A recent Gallup Poll of franchisees found that over 94 percent considered themselves successful and that over 75 percent would buy their franchise again if they had it to do over. The same poll also found that the average pre-tax gross income was $124,290.

Benefits of Franchising Franchising's primary benefit is risk minimization. Starting a new business is risky. Most studies show that over 90 percent fail within three years. The primary reason that the failure rate is so high is because the owners have to go through the learning curve of operating that specific type business. Franchising reduces that curve substantially.

Another reason to buy a franchise is that a franchise investment can be thoroughly researched before any significant expenditures are made. Existing franchisees offer a wealth of information about the business so that new franchisees can try the business on before they buy to make sure it's a good fit for them.

Franchisers sell a defined, proven business format or method of operation, offering a product or service that has sold successfully. An independent business is based on both an untried idea and operation.

The experience of the franchiser's management team increases the potential for success. This experience is often conveyed through formal instruction and on-the-job training.

Franchisees can often buy lower-cost goods and supplies through the franchiser, resulting from the group purchasing power of all the franchises.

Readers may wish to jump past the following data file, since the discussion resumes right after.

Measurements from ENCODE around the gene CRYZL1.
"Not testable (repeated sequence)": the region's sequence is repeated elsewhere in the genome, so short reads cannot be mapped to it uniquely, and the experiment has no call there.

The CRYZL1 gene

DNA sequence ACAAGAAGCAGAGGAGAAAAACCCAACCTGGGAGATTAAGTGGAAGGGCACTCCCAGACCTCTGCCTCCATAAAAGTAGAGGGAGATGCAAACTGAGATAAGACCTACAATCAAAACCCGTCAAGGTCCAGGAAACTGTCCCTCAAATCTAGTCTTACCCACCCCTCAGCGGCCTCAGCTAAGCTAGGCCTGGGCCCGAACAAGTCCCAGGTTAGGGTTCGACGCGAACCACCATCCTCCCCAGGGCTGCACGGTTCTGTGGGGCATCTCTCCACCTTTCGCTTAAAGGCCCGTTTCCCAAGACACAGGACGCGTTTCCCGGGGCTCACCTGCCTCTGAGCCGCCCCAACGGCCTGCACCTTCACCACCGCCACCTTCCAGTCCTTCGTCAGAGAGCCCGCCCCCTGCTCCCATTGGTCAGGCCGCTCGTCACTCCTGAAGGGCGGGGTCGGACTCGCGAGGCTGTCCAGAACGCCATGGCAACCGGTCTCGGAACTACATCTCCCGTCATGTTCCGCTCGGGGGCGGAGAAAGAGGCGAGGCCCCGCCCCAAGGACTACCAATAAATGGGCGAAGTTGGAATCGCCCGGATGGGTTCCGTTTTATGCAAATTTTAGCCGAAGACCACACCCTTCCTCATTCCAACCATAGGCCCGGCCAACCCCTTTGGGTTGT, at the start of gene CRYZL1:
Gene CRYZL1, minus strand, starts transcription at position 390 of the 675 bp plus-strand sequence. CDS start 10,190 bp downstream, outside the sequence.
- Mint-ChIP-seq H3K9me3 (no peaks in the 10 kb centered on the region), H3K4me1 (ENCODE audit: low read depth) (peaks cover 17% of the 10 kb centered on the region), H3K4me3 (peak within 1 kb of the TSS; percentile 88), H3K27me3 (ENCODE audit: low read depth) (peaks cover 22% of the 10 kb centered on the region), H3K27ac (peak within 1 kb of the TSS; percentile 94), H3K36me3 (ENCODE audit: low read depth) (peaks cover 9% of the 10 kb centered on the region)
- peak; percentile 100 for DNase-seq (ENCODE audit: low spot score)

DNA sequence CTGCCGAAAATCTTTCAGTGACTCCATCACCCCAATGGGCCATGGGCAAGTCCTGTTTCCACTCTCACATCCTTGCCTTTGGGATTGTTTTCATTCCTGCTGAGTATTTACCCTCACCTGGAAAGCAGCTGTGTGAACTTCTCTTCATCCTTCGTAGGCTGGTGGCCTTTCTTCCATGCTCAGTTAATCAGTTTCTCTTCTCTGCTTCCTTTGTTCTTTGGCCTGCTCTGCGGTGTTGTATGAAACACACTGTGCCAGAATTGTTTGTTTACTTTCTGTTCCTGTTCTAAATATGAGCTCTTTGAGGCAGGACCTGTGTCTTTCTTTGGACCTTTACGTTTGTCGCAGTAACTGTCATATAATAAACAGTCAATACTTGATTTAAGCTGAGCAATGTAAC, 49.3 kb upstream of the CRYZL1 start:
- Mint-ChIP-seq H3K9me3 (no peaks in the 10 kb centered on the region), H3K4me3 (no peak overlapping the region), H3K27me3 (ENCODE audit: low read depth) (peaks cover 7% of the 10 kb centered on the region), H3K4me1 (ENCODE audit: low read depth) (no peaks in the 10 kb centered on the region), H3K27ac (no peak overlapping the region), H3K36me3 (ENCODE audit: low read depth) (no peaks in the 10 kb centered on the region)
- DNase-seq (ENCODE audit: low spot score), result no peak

Established franchisers offer national or regional name recognition. While this may not be true with a new franchiser, the benefit of starting with one is the potential to grow as its business and name recognition grow. Franchising provides a uniform system of operation, so that consumers receive uniform quality, efficiently and cost-effectively. A uniform system brings with it the advantages of mass purchasing power, brand identification, and customer loyalty, capitalizing on the proven format.

A franchiser also provides management assistance, including accounting procedures, personnel and facility management. An individual with experience in these areas may not be familiar with how to apply them in a new business. The franchiser helps a franchisee overcome this lack of experience.

Franchisors help franchisees develop a business plan. Many elements of the plan are standard operating procedures established by the franchisor. The most difficult part of a new business is its start-up, since even experienced managers lack the knowledge to set up a new business.

One of the biggest benefits to franchising is marketing. The franchiser can prepare and pay for the development of professional advertising campaigns. Regional or national marketing done by the franchiser benefits all franchisees. In addition, the franchiser can provide advice about how to develop effective marketing programs for a local area through a cooperative marketing fund, to which the franchisees contribute a percentage of their gross income.

It's possible to receive assistance in financing a new franchise through the franchiser, who often makes arrangements with a lending institution to lend money to a franchisee. The franchisee must still accept responsibility for the loan, but the franchiser's involvement usually increases the likelihood that a loan will be approved.

A franchiser also provides training for the franchisee. This is especially important if the concept is complex. The best training combines classroom or one-on-one training at the franchiser's facility with field training at the franchisee's place of business.

Finally, franchising has found a solid economic niche that caters to specialized needs. Many American consumers no longer want a muffler installed by a service station, a hamburger from a diner, a pizza from someone who won't deliver it within 30 minutes or their hair cut by a local barber. Specialists, it seems, "do it better," and the franchise industry is only too willing help.